The Cambrian commenced with the explosion of all life forms and ended with a mass extinction. Glaciers lowered the temperatures of the shallow seas, which housed all of the planet’s new species. Alterations in temperatures and oxygen in the waters eliminated species that could not adapt quickly enough.
Rather than a single event, the disappearance of the lifeforms of the Cambrian took place in phases, with several minor extinction events occurring sporadically throughout the period. One of the earliest ones happened towards the middle of the Cambrian and may have been caused by receding seas. Scientists have identified at least three other events like this. Geochemical evidence suggests that these events were probably accompanied by sudden drops in water temperature.
The Cambrian Climate
During the Cambrian, the earth’s temperature increased considerably. This changed the global ice age that preceded the period to more temperate conditions. Geologic records have shown that the Cambrian seas had elevated oxygen levels at that time due to algae. Since life forms were mainly confined to the oceans, scientists believe that more oxygen and temperatures contributed to the explosive diversity of life forms in the Cambrian. The Cambrian global climate was warmer than we now have in contemporary times. Still, it was more balanced throughout the plants. Unlike today, there were no glaciers at the planet’s poles.
Cambrian Marine Life
Marine life was plentiful during the Cambrian. The trilobites used to be the most abundant and diverse marine creatures during the Cambrian until scientific discovery proved trilobites were a minority compared to other arthropods. There are over 600 genera of Cambrian trilobites known to exist. Some trilobite species were the first to develop complicated eye structures.
Anomalocaris was the most fearsome predator in the Cambrian seas. Pikaia, the first known spinal-chord-bearing organism, was a wormlike creature that lived towards the middle of the Cambrian Period. Another strange but menacing creature was the five-eyed Opabinia. This creature caught its prey using a clawed arm attached to its head.
Other prominent marine life creatures include the archaeocyathids, brachiopods, pelecypods, and nautiloids. The jawless fishes also began to appear towards the end of this period. Despite being the minority, trilobites were some of the most enduring of all prehistoric animals. More than 17,000 trilobite species survived until the mega extinction of the Permian 251 million years ago.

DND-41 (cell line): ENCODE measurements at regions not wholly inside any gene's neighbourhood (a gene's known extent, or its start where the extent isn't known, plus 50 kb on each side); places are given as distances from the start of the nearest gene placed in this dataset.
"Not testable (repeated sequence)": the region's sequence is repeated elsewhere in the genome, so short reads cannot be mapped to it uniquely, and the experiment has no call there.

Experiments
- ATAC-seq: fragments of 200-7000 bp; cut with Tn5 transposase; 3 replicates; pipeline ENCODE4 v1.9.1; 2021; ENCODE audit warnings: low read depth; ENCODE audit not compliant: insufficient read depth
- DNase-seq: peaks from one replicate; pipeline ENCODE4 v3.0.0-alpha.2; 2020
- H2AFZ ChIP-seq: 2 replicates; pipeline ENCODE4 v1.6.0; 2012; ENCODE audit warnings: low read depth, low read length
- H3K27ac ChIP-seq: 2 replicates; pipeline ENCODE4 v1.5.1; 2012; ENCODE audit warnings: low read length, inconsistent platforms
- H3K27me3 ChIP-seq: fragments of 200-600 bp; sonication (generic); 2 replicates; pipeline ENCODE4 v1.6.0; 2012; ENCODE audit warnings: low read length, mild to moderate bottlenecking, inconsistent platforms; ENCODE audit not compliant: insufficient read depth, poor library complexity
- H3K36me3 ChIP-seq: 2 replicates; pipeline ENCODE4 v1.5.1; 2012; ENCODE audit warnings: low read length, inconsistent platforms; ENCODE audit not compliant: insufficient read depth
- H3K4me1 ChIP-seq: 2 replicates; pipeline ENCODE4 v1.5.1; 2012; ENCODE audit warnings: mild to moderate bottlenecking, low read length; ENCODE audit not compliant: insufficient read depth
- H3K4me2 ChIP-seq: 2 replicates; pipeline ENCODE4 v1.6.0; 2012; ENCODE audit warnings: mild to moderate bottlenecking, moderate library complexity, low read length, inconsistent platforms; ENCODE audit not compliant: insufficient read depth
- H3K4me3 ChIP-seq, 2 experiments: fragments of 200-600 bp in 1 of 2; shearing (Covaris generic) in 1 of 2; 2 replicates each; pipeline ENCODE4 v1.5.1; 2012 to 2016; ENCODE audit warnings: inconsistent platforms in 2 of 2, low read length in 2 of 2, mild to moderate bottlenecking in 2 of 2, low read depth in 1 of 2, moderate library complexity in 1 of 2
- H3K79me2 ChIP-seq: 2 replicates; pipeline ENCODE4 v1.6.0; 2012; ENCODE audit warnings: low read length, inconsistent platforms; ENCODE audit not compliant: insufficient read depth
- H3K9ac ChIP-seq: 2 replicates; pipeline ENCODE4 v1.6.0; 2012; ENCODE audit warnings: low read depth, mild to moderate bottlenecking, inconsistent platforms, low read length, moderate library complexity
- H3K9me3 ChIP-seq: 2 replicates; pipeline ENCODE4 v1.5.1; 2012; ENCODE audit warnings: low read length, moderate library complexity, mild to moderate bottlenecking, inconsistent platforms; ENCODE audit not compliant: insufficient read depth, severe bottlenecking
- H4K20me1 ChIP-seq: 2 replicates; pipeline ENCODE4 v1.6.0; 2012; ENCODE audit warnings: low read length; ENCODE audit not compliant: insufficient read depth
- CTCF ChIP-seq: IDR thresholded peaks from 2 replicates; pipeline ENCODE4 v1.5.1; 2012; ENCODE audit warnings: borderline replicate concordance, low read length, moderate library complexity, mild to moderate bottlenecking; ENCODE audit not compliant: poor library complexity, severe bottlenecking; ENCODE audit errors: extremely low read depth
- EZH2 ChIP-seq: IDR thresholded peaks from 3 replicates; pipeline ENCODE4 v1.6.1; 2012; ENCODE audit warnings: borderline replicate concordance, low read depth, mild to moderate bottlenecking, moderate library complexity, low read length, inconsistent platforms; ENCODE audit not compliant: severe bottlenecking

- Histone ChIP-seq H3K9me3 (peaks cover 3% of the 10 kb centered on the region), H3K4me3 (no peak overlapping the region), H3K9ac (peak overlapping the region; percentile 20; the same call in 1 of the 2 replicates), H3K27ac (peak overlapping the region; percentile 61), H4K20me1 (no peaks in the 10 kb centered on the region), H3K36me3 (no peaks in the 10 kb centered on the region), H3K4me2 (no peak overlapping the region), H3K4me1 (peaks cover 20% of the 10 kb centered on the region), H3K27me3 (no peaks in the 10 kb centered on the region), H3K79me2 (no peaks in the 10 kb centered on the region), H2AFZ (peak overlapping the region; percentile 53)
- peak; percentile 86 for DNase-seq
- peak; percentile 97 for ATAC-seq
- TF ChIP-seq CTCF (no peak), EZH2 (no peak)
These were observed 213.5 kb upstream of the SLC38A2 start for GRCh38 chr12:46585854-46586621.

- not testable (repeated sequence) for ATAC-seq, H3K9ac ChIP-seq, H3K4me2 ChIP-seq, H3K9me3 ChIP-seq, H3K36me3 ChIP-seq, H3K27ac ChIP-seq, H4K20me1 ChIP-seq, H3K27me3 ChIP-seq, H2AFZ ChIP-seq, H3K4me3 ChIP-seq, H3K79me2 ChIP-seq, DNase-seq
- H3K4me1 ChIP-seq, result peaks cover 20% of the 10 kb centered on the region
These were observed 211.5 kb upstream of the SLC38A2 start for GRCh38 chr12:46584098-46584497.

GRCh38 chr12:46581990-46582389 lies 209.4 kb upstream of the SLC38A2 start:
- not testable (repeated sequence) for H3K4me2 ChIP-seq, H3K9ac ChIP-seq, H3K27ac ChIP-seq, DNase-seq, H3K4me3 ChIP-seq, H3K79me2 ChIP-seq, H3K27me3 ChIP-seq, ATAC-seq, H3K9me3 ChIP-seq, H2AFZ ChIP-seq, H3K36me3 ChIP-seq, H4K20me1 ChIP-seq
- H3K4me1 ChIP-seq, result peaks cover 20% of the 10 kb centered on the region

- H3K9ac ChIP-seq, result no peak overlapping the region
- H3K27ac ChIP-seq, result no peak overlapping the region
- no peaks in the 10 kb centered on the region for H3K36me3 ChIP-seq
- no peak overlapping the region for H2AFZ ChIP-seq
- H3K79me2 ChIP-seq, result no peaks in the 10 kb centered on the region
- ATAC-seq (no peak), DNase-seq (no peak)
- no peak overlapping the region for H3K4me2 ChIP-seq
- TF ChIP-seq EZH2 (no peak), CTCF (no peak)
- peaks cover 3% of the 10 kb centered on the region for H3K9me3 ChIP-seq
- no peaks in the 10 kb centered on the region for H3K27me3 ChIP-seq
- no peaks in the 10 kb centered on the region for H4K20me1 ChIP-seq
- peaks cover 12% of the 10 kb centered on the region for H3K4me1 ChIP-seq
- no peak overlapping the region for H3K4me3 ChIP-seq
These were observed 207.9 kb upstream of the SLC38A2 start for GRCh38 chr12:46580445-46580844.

Cambrian Terrestrial Life
Terrestrial life during the Cambrian Period was restricted and not as rich and diversified as its marine life. Complex life forms were non-existent, coupled with the fact that there were hardly any land plants. Their conspicuous absence subjected the limited Cambrian terrains to wind and water erosion.
There’s a slim possibility that a few Cambrian arthropods might have partially lived on land. But in the absence of fossil evidence, this belief is mostly speculation. Perhaps the most prominent form of life on land during the Cambrian was the stromatolitic growth of blue-green algae and bacteria that covered rocks.
- Permian Period: Facts, Information, and Timeline
- Ordovician Period: Facts, Information, and Timeline
- Devonian Period: Facts, Information, and Timeline
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- National Park Service, Available here: https://www.nps.gov/articles/000/cambrian-period.htm
- National Geographic, Available here: https://www.nationalgeographic.com/science/article/cambrian
- Britannica, Available here: https://www.britannica.com/science/Cambrian-Period
- Berkeley , Available here: https://ucmp.berkeley.edu/cambrian/cambrian.php